SQL tasks generally come in two types. In the first, you’ll have access to a dataset and a computer. The interviewer may watch as you work, asking questions as you go. They won’t expect your work to be perfect, but they will expect you to solve the problem within a reasonable timeframe.
More common (and unfortunately more difficult!) are whiteboard tasks. This is when you’re asked to solve the problem without a computer, showing your work on the board instead. As a result, there’s no computer to flag syntax errors, and so on. You’ll have to think on the spot.
These tasks (though tough) are designed to see how you work under pressure. They’re usually simpler than the problems you’d face in real life. So don’t panic!
4. Data modeling interview questions
While statistics and programming are ‘learned’ skills, data modeling relies on a degree of analytical thinking that’s often harder to grasp. An interviewer will be keen to see if you can demonstrate these skills. What’s more, data modeling is where you’ll add real value to an organization by building a data structure that aligns with their needs. Ultimately, this will turn disparate, raw data into predictive, actionable, and well-visualized insights. Therefore it’s very important to get right. Make sure you familiarize yourself with any modeling techniques you’ve used in the past and have plenty of real-life examples to hand. As ever, keep an eye out for trick questions:
“How is data modeling different from database design?”
A question like this is designed to gauge your skill level. Take the opportunity to talk about what you know:
“In short, data modeling is the first step towards designing a database. It starts with a conceptual model that describes how a complex system should work. This relies on an easy to understand diagram, which shows how data needs to flow. We can then use this model as a blueprint for database design. The design goes a step further, determining in more granular detail where to store what data, how different elements must interrelate, and how it should be output.”
To prepare for data modeling questions, make sure you read up on different types of models, database schemas, and dimensions.
“Describe some common mistakes you’ve encountered during data modeling”
A question like this is not only asking about the mistakes you’ve encountered, but how you solved them. The interviewer wants to know how you identify problems, but also how you fix them. You might reply:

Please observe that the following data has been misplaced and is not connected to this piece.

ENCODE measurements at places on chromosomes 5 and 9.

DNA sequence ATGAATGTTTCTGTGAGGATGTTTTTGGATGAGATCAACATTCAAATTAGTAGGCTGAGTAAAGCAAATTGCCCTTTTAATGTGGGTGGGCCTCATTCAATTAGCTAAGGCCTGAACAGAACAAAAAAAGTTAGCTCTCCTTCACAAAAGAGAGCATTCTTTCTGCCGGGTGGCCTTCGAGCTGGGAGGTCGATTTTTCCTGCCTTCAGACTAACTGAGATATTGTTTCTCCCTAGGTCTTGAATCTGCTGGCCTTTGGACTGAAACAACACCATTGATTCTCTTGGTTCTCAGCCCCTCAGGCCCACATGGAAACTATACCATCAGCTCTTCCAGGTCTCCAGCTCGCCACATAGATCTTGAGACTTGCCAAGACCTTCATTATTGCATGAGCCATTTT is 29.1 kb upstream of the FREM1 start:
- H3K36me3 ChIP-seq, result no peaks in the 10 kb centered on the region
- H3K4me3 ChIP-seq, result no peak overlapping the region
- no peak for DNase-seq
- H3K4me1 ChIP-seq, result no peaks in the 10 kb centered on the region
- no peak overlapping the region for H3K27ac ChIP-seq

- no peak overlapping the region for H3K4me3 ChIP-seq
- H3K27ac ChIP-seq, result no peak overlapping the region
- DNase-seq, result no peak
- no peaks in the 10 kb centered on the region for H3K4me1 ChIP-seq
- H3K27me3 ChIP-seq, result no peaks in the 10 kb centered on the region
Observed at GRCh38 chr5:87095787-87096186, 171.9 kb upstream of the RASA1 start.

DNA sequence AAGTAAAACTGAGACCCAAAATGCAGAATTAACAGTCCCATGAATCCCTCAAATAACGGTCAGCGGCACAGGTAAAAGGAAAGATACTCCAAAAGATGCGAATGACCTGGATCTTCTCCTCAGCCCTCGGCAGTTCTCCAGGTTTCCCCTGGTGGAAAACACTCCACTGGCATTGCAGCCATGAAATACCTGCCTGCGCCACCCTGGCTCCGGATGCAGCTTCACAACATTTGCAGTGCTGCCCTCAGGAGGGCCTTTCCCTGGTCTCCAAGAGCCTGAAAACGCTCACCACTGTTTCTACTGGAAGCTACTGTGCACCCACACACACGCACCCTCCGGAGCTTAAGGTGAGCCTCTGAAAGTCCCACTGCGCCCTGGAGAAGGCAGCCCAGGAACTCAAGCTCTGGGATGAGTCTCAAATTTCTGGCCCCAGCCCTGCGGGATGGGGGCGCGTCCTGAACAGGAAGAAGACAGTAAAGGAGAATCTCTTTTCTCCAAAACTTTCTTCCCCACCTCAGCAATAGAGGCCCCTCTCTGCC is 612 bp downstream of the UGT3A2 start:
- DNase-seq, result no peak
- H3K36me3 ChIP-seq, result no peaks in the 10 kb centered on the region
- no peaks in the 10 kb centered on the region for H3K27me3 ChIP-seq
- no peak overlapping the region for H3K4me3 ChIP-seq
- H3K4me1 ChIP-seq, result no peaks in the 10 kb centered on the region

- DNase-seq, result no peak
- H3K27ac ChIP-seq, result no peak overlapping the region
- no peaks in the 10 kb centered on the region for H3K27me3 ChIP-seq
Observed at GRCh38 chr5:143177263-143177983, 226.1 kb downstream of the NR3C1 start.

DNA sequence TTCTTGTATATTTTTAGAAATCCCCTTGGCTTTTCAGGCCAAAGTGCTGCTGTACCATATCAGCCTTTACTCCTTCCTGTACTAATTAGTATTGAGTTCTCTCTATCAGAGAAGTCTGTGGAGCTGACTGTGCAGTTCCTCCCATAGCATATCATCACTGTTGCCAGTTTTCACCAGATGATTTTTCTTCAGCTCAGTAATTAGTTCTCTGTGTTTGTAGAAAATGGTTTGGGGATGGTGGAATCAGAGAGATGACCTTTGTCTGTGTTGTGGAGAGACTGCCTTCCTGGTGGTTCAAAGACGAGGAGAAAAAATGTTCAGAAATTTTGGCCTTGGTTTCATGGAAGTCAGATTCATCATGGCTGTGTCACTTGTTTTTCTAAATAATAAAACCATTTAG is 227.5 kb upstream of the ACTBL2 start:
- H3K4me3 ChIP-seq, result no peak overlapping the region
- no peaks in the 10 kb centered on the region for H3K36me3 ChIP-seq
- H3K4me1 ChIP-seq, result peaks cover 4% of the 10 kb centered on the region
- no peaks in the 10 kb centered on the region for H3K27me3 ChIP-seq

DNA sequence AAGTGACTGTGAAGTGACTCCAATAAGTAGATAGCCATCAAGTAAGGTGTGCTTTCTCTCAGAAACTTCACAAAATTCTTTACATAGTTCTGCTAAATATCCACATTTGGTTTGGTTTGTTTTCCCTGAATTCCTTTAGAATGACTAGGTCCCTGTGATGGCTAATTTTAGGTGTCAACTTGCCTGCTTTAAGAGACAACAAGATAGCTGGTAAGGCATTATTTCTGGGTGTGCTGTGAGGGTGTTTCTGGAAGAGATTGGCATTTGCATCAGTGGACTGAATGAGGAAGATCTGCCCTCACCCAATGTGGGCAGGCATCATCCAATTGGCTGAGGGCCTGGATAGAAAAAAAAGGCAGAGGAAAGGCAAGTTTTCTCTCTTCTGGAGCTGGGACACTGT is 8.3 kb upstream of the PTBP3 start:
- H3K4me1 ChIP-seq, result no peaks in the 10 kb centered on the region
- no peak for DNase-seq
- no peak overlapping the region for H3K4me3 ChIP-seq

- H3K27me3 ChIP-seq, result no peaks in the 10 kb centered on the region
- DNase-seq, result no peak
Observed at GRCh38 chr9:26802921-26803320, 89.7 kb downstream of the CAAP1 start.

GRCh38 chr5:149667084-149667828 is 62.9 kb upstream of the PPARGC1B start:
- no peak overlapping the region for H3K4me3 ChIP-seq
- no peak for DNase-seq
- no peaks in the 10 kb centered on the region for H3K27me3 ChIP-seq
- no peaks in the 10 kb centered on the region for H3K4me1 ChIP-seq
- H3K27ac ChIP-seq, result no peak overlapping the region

“Common data modeling mistakes I’ve come across include:
- Lack of purpose: Poor clarity on business goals is the most common problem. If I have a vague idea of the solution, my model will be flawed. That’s why I always make sure business goals are clearly defined before I start.
- Building oversized data models: Massive data models are more likely to include mistakes. To get around this, I would simplify the model (for example by restricting myself to no more than 200 tables). Complex detail can come in at the database design stage.
- Improper use of surrogate keys: Identifying data using surrogate keys often overcomplicates things. Instead, where possible, I use natural keys in the data, i.e. unique values, like social security numbers.”
Include solutions in your answers. This will show your initiative and be more likely to impress an employer. You can also apply this technique to any question that focuses on problem issues, such as past projects that didn’t go so well.
5. Machine learning and AI interview questions
Machine learning and AI are important and fast-growing disciplines within data science. Using machine learning, we can now make more accurate, higher-value predictions at a faster pace than ever before—all with minimal human intervention. So prepare for questions that probe your knowledge of this fast-growing field. For instance:
“What is the difference between supervised and unsupervised learning?”
These two concepts are core to machine learning. It can be tempting to focus your preparation on tough technical questions. However, if you struggle to answer simple ones like this, it can be a red flag to an employer. As such, keep your answer uncomplicated. And, as ever, use examples where you can. For instance: